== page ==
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The Insanity of the Financial Services Industry2/1/2016
Itís true, 70% of American household donít track their expenses by using a written budget. The 2013 Gallop survey concluded only 30% of household use a written budget spending plan. This percentage changed modestly based on income and education. As expected a higher percentage of affluent used a budget of some type. Armed with this information a logical question to the financial services industry is: If 70% of households donít use a budget, and you canít convince them to use a budget, then why are you still basing all of your formulas and financial rules of thumb on a budget?
Budgeting advice is prudent, sound advice that still needs to be given. The 30% that do use a budget spending plan, for the most part donít need financial advice. What can the financial services industry do different to reach the 70%, so households are not continuing to repeat the same mistakes over and over, yet expecting different results; which is, ďinsanityĒ?
There are many different approaches to helping households increase their odds of financial success. The first step is making things simple, so theyíre repeatable, so people will actually use them. For decades the financial services industry has done the opposite, they have continued to make finances more complex and difficult for the average household to understand and use. This is by design to support their agenda of making money. They use five page financial schematics that only they can understand and interpret, more insanity. Budgeting software pushed by the finance industry, they say itís so easy (for the 30%) to use, which is far from the truth, as again, simple is better. People will do simple, but lets be honest, technology is great for only 30%.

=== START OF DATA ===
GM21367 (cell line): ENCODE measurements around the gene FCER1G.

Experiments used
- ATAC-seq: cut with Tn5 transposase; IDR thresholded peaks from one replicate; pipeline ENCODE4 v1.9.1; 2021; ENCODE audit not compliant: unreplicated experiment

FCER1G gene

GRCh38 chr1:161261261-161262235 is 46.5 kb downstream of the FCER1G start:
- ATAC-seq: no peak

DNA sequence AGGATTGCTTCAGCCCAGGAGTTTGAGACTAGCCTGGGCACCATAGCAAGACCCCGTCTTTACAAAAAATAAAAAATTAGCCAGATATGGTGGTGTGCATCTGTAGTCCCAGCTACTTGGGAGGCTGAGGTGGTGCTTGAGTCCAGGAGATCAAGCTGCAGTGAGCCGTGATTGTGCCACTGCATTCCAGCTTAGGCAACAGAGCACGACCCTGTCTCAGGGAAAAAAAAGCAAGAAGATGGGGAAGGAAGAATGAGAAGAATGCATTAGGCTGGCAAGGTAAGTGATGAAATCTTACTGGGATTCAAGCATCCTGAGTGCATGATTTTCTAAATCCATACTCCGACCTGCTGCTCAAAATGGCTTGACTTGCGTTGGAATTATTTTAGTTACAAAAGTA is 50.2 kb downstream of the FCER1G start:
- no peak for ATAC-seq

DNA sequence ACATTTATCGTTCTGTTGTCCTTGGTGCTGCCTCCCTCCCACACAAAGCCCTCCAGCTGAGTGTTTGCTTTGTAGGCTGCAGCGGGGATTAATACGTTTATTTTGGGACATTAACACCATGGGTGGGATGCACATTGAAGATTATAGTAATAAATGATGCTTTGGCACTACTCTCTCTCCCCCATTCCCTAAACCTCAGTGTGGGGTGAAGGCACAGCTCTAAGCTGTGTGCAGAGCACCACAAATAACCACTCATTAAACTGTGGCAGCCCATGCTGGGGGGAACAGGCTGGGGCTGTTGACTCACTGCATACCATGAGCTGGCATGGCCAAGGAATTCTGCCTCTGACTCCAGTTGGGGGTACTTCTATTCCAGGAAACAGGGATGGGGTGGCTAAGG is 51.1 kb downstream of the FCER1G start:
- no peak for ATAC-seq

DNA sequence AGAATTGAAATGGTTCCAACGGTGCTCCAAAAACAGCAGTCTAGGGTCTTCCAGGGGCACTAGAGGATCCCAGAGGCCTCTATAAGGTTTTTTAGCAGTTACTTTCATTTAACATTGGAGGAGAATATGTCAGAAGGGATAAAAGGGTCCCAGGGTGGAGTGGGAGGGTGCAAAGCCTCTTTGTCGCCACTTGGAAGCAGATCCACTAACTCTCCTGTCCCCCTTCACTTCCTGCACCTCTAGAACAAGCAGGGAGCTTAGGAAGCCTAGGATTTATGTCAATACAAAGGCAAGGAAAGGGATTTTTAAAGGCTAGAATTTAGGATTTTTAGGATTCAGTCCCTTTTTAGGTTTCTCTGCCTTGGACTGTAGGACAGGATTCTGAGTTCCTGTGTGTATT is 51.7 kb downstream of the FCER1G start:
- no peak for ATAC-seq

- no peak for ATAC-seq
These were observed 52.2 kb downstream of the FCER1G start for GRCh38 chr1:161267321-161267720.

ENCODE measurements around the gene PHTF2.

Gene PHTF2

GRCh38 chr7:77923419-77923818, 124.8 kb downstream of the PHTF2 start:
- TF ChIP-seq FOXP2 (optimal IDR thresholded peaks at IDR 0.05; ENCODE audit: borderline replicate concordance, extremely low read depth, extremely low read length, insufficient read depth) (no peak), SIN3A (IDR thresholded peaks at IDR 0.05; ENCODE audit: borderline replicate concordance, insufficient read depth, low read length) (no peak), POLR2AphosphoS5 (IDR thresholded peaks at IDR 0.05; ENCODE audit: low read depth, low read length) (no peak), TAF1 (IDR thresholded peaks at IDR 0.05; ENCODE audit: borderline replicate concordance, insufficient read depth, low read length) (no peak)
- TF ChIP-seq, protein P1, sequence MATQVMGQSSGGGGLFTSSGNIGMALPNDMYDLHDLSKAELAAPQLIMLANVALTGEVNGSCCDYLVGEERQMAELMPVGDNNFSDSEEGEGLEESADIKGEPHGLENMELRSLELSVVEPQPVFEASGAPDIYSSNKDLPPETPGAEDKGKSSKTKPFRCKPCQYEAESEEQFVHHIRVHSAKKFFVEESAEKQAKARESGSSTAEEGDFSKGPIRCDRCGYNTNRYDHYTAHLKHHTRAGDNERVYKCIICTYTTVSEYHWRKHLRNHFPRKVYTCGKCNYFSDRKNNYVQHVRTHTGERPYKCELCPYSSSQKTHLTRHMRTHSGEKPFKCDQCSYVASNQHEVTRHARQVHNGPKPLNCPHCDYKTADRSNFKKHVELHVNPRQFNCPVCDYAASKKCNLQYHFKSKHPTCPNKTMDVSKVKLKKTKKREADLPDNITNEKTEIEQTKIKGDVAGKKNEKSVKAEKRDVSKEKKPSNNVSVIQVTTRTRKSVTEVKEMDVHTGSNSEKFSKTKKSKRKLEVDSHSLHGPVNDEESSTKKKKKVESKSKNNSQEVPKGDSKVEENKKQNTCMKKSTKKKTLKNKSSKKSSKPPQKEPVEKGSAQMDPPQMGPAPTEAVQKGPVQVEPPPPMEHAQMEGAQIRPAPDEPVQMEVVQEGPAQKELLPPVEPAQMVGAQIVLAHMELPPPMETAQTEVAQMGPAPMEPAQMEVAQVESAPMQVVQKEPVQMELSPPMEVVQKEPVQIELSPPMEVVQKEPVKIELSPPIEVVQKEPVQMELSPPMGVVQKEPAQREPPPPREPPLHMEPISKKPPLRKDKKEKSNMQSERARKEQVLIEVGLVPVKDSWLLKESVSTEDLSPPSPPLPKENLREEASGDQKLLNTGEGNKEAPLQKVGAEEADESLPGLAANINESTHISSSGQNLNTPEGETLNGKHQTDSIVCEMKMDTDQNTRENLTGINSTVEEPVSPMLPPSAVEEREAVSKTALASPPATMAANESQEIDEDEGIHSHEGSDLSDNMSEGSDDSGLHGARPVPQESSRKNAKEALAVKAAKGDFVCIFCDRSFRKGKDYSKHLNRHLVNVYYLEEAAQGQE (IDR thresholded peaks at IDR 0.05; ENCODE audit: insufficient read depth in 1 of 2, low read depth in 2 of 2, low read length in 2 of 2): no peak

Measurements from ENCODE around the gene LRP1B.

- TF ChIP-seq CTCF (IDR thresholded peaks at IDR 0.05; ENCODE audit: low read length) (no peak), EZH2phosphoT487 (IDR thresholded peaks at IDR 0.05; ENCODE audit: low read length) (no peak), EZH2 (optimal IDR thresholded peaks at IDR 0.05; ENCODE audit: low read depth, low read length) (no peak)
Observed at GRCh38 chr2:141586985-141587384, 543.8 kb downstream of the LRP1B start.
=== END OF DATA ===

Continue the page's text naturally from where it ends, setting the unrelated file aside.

Helping people set simple repeatable goals. Start by basing your goals from income, not expenses. Without income, and proper cash reserves the bus stops, literally, so income is the engine and main foundation, not expenses. Set top priority goals of building savings first, an Emergency fund based on income, not expenses, simple. If you donít use a budget you wonít know your true expenses anyway, but you know what your income is. Pay all monthly expenses first, set your savings goals as a monthly goal to achieve, use six months gross income as your goal and divide by seven years. If you want to make a purchase of anything, short-term, or on a long-term contract, and you wonít use a debt-to-income ratio to see if you can afford this item, then you should simplify. The Key: If you canít afford to still contribute to your savings and investment accounts after adding this new expense, then you canít afford it, simple. All plans take discipline and maturity with or without a budget.
To say you canít succeed without a budget is silly, millions do just fine. Using sound common sense rules, and goals will help you succeed with your finances. These ideas are examples to help households succeed with their finances. 70% still need ideas on how to win without using a budget. The financial services industry can do a better job, because doing the same thing over and over for decades expecting different results, is insanity.
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